Histamine binds to the pockets of the alpha helixes of the transmembrane histamine H2 receptor. Within the phopholipid bilayer of the plasma membrane, there is a specific pocket for small lipophillic biogenic amines. Agonists (histamine) and antagonists (cimetidine) bind to the residues of the receptor within the pocket by means of nonionic and ionic molecular interaction as shown in Fig 1. 1 Fig 1. 1 Agonists and Antagonist Binding to H2 Receptor Fig 1. 1 Model of agonists (histamine) and antagonist (cimetidine) binding to H2 receptor [2]

Histamine Receptor Subtypes The subtypes of histamine receptors have been established and the major subtypes include H1, H2 and H3 receptors [4]. H2 is the most important in the secretion of gastric acid from the parietal cells of the stomach and the inhibition of H2 receptors potentially reduce the production of the acid among patients suffering from peptic ulcers. These compounds that can successfully block the H2 receptors are known as the H2 receptor antagonists such as cimetidine, ranitidine, nizatidine and famotidine [5].

Mechanism of H2 Receptor Antagonist H2 antagonists such as cimetidine competitively inhibit histamine H2 receptors with the principal aim of blocking the secretion of gastric acid regardless whether it is of nocturnal, diurnal type or even the type stimulated by foods. The structure of all H2 antagonists has a basic common characteristic and this gives them a competitive property to compete with the molecule, histamine for the active sites of H2 receptors.

The principle of structure-activity relationship (SAR) has been utilized in the making of drug molecules able to block the action of compounds such as histamine which increase the production of the acid by parietal cells [4]. H2 receptor antagonists have also been used in the treatment of dyspepsia. However, latest developments have seen the H2 receptor antagonists being replaced by even more effective proton pump inhibitors Histamine (H2) Receptor Histamine H2 receptors belong to members of a large family of G-protein coupled receptors coded by a number of different genes.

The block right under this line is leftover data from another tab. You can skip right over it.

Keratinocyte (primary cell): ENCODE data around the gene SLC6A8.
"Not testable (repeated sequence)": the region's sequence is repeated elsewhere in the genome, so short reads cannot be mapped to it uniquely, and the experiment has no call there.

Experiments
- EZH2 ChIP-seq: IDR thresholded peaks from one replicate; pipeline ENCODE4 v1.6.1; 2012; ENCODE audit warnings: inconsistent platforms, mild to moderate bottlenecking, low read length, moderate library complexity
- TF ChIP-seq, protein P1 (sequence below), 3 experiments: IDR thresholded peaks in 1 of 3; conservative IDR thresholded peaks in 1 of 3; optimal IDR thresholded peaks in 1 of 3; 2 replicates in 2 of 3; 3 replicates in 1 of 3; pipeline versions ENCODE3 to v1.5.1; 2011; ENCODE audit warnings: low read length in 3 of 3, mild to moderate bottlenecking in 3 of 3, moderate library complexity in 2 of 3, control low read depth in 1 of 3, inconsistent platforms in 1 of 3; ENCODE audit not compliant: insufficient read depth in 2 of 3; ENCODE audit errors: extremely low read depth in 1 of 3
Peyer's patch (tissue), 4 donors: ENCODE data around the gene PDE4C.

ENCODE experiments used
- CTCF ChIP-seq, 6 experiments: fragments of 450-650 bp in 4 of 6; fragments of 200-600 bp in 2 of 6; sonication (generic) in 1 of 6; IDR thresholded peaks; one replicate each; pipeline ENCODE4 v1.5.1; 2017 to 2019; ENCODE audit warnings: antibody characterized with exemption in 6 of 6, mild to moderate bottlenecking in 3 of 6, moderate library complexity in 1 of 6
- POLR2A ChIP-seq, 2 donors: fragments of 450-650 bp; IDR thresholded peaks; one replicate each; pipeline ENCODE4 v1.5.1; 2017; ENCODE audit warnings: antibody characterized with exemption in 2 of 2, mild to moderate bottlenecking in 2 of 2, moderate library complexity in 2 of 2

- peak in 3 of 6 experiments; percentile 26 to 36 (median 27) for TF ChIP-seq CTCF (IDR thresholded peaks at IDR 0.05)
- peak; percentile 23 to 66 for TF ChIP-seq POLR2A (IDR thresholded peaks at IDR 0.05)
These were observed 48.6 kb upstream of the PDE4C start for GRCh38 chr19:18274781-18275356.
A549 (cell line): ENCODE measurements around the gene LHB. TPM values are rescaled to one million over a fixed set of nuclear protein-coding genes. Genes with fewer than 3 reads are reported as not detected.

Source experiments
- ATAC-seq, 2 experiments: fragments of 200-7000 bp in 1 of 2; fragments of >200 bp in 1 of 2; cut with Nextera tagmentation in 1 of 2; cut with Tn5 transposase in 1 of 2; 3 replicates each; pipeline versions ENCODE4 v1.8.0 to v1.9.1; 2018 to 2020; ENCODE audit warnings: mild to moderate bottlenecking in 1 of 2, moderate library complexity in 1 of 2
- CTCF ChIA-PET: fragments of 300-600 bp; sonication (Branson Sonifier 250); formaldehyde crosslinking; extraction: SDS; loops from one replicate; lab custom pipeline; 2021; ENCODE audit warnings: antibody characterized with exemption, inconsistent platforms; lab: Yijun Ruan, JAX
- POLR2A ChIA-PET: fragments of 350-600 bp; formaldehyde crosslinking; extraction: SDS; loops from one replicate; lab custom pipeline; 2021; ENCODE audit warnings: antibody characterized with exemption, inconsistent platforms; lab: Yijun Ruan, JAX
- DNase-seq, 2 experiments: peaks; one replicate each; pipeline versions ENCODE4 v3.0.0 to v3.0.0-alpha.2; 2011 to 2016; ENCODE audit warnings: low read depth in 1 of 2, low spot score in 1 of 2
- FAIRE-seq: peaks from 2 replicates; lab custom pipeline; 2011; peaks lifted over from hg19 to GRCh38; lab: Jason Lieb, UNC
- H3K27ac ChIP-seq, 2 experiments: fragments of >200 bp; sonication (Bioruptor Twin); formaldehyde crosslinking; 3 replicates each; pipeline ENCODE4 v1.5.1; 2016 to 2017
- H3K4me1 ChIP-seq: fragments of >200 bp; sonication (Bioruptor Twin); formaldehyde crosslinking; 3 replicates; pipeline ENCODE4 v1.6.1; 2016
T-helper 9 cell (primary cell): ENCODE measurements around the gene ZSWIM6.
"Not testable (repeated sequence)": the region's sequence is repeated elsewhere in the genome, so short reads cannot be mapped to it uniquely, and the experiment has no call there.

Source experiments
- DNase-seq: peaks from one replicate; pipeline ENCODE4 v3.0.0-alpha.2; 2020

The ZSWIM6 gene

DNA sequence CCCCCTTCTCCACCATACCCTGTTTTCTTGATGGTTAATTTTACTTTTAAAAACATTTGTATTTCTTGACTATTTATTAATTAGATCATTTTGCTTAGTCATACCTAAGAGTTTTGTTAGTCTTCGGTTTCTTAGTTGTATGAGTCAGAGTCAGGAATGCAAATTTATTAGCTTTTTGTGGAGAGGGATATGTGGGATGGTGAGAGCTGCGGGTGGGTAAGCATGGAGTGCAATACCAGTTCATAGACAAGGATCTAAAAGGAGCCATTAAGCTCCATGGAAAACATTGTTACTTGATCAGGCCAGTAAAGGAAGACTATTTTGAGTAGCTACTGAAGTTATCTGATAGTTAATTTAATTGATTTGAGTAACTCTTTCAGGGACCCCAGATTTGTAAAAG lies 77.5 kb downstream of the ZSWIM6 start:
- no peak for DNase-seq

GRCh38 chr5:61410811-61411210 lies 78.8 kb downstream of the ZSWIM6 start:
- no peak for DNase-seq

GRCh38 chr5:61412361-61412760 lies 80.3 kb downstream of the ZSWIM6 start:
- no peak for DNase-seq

The expression and functionality of the members of G-protein coupled receptors family are highly regulated upon the interaction of agonists or antagonists. Scientists have already established that H2 receptors are rapidly desensitized, down regulated and internalized with the exposure of histamine or other H2 agonists. While modulation of the function of this critical H2 receptor can lead to several insights, research on this area is still limited.

In an experiment conducted on parietal cells in vitro, extended blockade of H2 receptors results into increased sensitivity of parietal cells to H2 agonists [1]. Other observations that were made include the elevated intragastric hyperacidity following an abrupt agonist withdrawal and tolerance development. The molecular studies of the mechanism involving H2 receptors have been made possible with the advent of recombinant DNA technology which allows for cloning of individual gene and having a close study of the expression and functions of genes [6].

In general, H2 receptors show a spontaneous activity independent on histamine. Further studies on other G protein coupled receptors show that the elevated basal receptor activity independent of the agonists can be suppressed by specific antagonists known as inverse agonists. Although overexposure of G protein coupled receptors to agonists leads to reduced gene expression of the receptors, there can be an upregulation of the receptors especially for inverse agonists. Ranitidine and Cimetidine act inversely as agonists while binding to the H2 receptor [7].